1987. National Video Center. NYC.
Usually when I got a rush job to edit an ’80s music video, Rush was not involved. This was not one of those times.
Producer Stuart Samuels called sales exec Steve Ostrow to book me for 7 days straight. I’d have to be available 24 hours a day. Zbigniew Rybcznski, one of the hottest directors at the time, wanted the freedom of working around-the-clock on two music videos: one for Rush and one for Mr. Mister. He wanted to, as he put it, “Edit live.”
Rybcznski was know for his Oscar-winning short “Tango” and his supremely cool music video “Close To The Edit” by The Art of Noise.
His early work had been shot and edited on film, but lately he’d become enamored with video effects, shooting his last few projects on videotape. I personally thought he seemed more concerned with technology than aesthetics.
The Floating-Aimee-Mann Rush Video
An edit suite was set up in the control room of National Video’s largest stage, where I would live for the next seven days. You can see the edit suite at 2:17 in the Rush video. Zbig moved his wife and kids into one of the green rooms. Rush and Aimee Mann moved into adjoining rooms. I got a room in a Holiday Inn across the street from National that I never saw.
Zibig had shot footage of country landscapes for Rush. The idea was to shoot short pieces of Rush performing the song against green screen, then composite them together. When we started working, Zbig decided he loved the stage and wanted to composite Rush over that instead. I suggested that we shoot them live in the stage, but Zbig wanted everyone to “float” around it. He also insisted that everything had to happen “live.” Each new layer would be placed on top of the preceding layer without making protection copies or “laying off” a copy, as we used to say. The green screen footage was shot with the same giant studio camera Aimee Mann is using in the video. Zbig would give some vague direction to Rush; I would set up the effects, play the audio track and press record, causing multiple one-inch tape machines to roll up on the third floor. For 3 days in a row. It didn’t matter what time it was. If Zbig got an idea at 3 in the morning, he’d wake everyone up (I was sleeping in the control room) and we would all go to work. We started the Rush video on Saturday morning and finished Tuesday night. Wednesday morning Mr. Mister moved in.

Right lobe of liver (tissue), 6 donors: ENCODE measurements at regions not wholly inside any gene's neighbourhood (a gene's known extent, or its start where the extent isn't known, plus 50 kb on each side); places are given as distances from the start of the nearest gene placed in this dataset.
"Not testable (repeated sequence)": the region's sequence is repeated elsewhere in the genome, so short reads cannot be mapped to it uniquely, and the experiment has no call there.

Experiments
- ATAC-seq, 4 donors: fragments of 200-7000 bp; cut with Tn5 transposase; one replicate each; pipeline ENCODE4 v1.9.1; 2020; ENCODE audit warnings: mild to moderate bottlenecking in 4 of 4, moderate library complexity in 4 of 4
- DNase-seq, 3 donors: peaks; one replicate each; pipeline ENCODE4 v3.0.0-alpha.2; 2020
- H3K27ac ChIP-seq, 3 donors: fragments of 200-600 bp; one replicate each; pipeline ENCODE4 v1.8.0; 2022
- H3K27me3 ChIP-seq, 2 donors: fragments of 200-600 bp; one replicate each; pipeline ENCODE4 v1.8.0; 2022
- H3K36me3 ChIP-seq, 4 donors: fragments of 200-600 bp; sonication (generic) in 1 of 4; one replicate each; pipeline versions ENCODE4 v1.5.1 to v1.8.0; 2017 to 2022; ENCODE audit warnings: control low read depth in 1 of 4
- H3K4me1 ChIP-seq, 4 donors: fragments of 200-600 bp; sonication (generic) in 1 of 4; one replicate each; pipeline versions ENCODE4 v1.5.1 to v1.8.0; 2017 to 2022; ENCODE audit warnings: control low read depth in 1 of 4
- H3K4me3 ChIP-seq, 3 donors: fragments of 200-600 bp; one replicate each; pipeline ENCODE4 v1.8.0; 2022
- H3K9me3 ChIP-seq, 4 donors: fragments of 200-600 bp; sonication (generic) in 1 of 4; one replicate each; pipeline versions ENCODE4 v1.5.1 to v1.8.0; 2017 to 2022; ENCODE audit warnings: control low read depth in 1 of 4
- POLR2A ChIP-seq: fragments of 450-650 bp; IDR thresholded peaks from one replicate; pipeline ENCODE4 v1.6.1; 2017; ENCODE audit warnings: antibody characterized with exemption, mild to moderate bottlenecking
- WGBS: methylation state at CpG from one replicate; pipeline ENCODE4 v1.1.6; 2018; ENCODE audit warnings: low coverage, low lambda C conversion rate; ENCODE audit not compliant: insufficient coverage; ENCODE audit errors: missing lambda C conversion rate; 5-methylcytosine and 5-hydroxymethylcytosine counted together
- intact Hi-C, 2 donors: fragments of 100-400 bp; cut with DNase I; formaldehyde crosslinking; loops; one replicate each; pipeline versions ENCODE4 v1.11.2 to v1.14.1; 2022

The Disembodied-Heads Mr. Mister Video
This one was a bit more focused. Zbig wanted it to feel “surreal,” like a Dali or Magritte painting with many, many layers. (Complete with umbrellas.)
Zbig had already shot cityscapes; we started by looping sections of this footage to the beat. Next we shot each layer live and composited them live. I can’t even count how many layers there are in this video. The band was never on the stage together. Each member was shot separately and layered on top of each previous layer. It could not have been done without the Abekas A62, which I talk about in another post (“It Takes Two”). Three days and nights later, we finished and everyone moved out. I personally hated this video, but National Video Center decided to frame a giant print of the disembodied heads and hang it in the lobby, to my embarrassment. When it was nominated for an MTV Music Video Award for “Best Special Effects,” I went into hiding.
Here’s a brilliant spoof someone did of the Rush video. It really skewers the editor. Me.